Associate professor Lynne Conner has received a Kennedy Center American College Theater Festival Merit Award for “Excellent Adaptation of Old Greek Comedy.” Her original adaptation of Aristophanes’ Lysistrata premiered in November 2012 as part of Theater and Dance’s main stage season in Strider Theater. Professor Conner wrote and directed the adaptation, which also featured the creative research of scenographer Jim Thurston, composer/sound producer Peter de Klerk, costume designer Christine Nilles and technical director John D. Ervin in collaboration with 40 Colby student actors, associate designers, assistant directors, stage managers, stage craft technicians and stage hands. Professor Conner is the author of more than 30 plays and stage adaptations, including In the Garden of Live Flowers (published by Dramatic Publishing Company), which won the Kennedy Center’s American College Theatre Festival David Mark Cohen National Playwriting Award in 2002. Her latest work is Light of the Mind, a performance piece written in collaboration with composer Jonathan Hallstrom. Light of the Mind will be staged in Strider Theater on February 27 as part of Colby’s 200th birthday celebration.
Reid Farrington ’99 has a new show running in New York entitiled Reid Farrington’s A Christmas Carol. As described in the promo, A Christmas Carol is an imaginative and ghostly new show based on one of the most ubiquitous stories of all time by one of the most famous authors in the English language. Created and directed by acclaimed theater and new media artist Reid Farrington (of The Passion Project and Gin & “It”), this exciting work takes the form of a Victorian-era phantasmagoria, conjuring up ghosts of the past, present, and future by integrating media and live theater with the well-known holiday classic.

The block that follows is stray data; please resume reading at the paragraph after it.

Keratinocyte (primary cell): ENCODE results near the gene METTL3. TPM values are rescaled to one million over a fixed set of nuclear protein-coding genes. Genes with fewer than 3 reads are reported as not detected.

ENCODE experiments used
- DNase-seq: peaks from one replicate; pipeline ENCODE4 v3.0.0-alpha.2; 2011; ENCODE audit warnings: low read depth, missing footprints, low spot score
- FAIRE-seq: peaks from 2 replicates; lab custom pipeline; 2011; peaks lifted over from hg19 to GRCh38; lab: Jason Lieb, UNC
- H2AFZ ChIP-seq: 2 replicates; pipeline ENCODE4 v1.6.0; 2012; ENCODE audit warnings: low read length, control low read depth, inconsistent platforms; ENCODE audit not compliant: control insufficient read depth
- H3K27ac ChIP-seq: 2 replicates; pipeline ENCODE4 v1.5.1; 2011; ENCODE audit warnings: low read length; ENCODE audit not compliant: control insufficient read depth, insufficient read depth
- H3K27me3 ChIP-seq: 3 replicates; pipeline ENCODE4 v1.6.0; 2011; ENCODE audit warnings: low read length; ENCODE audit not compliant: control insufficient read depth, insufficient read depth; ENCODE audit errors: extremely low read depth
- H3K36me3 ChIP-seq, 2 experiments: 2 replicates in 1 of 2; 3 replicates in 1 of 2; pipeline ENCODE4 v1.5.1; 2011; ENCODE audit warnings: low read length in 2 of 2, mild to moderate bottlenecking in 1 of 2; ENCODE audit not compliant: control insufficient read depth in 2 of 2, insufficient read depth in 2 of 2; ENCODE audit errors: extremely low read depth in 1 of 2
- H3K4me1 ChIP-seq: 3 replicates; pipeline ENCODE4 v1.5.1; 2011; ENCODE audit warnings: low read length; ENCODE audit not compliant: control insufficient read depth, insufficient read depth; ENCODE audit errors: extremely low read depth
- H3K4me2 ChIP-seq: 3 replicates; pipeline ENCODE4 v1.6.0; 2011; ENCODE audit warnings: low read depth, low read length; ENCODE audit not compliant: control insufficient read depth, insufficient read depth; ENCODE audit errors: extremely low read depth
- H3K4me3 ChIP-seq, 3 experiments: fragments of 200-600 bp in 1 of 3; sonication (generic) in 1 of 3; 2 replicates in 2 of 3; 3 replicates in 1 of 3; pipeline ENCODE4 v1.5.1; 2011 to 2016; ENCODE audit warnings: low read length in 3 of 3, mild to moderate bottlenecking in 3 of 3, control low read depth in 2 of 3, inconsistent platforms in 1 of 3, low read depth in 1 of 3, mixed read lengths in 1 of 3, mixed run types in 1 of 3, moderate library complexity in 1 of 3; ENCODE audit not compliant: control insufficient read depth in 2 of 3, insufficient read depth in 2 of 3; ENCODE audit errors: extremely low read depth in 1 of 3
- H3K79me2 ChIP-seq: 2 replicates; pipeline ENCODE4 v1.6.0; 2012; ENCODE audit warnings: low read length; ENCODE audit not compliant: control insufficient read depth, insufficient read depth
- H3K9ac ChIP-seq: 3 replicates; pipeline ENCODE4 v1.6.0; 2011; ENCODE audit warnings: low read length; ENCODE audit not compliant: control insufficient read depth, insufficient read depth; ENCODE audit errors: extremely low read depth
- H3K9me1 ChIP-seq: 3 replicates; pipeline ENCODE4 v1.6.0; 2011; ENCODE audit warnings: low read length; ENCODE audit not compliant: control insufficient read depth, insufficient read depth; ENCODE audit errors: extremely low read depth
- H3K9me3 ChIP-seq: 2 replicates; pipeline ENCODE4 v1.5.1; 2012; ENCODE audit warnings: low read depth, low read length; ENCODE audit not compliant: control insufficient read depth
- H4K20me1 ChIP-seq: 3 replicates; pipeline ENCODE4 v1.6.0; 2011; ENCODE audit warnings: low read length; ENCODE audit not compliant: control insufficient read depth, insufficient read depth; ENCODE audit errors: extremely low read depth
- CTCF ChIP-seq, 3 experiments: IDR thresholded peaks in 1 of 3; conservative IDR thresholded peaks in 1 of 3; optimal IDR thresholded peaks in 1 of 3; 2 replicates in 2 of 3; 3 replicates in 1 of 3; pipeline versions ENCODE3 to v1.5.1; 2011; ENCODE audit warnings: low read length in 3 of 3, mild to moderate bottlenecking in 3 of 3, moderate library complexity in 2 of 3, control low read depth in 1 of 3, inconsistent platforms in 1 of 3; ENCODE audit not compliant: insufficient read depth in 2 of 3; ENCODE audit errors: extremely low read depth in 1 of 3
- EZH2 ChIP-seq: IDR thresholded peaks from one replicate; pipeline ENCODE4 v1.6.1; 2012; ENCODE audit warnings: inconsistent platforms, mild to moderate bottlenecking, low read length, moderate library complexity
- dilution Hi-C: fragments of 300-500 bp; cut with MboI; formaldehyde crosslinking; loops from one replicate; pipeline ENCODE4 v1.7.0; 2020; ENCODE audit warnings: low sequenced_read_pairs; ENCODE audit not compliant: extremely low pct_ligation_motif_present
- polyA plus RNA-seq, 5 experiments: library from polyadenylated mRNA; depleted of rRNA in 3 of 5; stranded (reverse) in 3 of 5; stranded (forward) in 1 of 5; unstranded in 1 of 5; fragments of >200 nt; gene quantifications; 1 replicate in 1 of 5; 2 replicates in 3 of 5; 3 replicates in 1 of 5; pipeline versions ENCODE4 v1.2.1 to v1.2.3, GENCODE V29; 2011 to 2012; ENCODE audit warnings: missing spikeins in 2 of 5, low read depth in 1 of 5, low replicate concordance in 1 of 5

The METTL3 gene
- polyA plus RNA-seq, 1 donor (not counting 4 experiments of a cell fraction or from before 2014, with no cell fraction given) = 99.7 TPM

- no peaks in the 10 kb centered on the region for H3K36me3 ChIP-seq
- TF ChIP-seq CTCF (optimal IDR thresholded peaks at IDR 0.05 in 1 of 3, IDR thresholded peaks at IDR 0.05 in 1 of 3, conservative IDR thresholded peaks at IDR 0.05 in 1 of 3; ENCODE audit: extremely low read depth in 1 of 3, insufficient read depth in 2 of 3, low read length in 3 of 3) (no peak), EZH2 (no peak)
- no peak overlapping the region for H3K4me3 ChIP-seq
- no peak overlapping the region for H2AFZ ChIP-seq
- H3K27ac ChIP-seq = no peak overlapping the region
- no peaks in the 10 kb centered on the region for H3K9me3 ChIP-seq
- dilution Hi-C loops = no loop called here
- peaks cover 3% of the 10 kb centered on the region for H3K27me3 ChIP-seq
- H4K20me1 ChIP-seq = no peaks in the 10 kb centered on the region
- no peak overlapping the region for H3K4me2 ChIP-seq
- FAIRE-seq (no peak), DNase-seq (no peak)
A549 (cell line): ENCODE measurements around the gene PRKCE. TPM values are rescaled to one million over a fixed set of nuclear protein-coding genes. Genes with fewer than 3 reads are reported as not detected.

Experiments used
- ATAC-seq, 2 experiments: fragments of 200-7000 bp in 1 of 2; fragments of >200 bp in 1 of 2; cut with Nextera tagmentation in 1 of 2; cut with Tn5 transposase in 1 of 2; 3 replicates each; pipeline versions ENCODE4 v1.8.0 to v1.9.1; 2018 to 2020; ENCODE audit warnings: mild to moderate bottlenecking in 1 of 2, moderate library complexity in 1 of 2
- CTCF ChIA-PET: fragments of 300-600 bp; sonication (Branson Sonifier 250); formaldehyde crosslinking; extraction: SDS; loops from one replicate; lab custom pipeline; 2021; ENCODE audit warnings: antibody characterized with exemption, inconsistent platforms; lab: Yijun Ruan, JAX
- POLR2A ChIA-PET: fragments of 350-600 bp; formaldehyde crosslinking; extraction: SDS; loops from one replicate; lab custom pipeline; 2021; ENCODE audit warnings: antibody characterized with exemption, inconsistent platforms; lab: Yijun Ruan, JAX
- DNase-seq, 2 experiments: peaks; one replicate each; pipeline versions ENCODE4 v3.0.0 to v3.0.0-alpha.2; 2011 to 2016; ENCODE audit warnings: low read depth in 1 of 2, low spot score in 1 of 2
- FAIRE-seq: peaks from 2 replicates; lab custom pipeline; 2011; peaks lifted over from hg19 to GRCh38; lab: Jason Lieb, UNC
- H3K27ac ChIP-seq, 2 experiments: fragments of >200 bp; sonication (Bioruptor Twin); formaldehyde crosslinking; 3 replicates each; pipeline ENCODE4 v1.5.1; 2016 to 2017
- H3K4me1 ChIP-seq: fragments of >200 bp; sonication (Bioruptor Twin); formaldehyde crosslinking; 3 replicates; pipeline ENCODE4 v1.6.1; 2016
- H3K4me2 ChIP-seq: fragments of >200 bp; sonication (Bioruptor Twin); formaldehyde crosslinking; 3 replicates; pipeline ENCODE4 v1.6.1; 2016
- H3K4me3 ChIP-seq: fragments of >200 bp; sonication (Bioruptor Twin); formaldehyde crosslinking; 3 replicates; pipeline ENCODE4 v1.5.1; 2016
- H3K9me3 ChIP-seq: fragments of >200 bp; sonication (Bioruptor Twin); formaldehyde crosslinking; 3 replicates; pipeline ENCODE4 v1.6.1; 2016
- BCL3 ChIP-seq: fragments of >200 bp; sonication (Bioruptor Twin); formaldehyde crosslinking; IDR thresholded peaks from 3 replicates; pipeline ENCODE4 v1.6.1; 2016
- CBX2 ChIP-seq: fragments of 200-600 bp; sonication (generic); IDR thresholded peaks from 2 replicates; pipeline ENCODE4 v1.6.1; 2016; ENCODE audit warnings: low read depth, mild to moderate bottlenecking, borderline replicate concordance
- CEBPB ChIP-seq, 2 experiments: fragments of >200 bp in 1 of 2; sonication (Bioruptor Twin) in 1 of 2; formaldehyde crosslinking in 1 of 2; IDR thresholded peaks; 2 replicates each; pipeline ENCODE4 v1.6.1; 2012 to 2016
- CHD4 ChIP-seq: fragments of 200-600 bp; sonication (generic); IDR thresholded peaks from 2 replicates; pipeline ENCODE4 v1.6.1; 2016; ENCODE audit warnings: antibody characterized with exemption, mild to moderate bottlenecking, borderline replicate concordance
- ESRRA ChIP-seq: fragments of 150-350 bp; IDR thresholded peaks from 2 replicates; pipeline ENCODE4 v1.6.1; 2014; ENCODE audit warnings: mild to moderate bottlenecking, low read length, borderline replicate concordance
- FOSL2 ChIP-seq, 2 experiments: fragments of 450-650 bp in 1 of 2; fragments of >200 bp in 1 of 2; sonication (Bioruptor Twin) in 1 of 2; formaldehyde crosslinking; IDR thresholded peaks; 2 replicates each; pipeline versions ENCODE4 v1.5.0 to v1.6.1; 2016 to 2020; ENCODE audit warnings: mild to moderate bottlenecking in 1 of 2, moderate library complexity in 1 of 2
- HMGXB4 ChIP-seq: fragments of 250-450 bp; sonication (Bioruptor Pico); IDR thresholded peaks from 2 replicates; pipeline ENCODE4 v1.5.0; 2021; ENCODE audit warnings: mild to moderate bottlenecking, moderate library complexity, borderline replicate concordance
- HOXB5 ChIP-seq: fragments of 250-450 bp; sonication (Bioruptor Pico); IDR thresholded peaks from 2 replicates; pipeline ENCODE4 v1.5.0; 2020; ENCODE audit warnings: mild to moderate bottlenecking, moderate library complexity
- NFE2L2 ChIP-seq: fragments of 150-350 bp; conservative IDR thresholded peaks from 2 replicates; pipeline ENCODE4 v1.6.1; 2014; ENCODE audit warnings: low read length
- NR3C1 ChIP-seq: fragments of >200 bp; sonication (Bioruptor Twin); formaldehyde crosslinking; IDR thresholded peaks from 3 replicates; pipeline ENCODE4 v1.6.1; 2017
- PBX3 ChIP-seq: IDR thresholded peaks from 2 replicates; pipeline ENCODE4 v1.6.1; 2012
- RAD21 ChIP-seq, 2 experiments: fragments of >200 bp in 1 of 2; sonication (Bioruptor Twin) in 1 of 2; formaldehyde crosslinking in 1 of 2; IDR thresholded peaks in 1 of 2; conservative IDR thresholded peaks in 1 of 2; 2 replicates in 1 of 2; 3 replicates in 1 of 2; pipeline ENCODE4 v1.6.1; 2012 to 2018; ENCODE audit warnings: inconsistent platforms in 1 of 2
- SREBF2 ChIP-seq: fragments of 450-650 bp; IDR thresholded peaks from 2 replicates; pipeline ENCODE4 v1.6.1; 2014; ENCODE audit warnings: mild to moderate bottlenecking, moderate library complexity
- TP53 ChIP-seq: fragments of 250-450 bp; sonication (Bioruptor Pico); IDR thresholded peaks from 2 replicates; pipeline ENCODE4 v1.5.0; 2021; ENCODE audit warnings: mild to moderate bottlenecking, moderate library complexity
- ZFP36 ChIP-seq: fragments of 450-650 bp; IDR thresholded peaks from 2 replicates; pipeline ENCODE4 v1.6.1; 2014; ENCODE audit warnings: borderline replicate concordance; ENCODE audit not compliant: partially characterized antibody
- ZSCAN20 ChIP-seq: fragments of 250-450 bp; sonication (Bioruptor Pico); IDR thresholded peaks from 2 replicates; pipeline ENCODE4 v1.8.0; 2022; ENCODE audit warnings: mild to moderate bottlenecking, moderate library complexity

Beyond that, we’re doubly excited for him as this piece is featured on the cover of this month’s American Theatre magazine!
The Colby College Department of Theater and Dance presents The Long Christmas Ride Home by Pulitzer-prize winner Paula Vogel on November 10-12, 2011 at 7:30pm.
In Paula Vogel’s play, past, present and future collide on a snowy Christmas Eve for a troubled family of five. Featuring Bunraku-style puppets and live actors, the play puts an average American family on display to show how we love, hurt, and dream.
To create the puppets, the Department of Theater and Dance teamed up with Carol and John Farrell, founders of Figures of Speech Theatre, an internationally regarded puppet theater based in Freeport Maine. Vogel’s play focuses on the lives of the family’s three children, played by live actors and by student operated Bunraku-style puppets. Colby professor of Theater and Dance Todd Coulter, who is directing the play, brought in the Farrells to build the puppets and to train Colby students in the intricate art of operating them. For Colby students, this is an unusual opportunity to learn a revered form of Japanese puppetry and to expand definitions of acting and storytelling. For area audiences, the pairing of live actors with Bunraku-style puppets in The Long Christmas Ride Home is both haunting and beautiful.
The Farrells founded their theater company in the early 1980s and have performed across the country and the globe. They recently presented their work and aesthetic philosophy at a TEDxDirigo talk in Portland (Click Here to watch John and Carol). The couple view puppets as vessels; their role as puppeteers is to put egos aside in order to allow the personality of the characters they are portraying to move through them and into the puppets. It is truly a magical experience to watch them work.
Admission is free and tickets are available at the door. The play concerns adult themes and is not recommended for young children.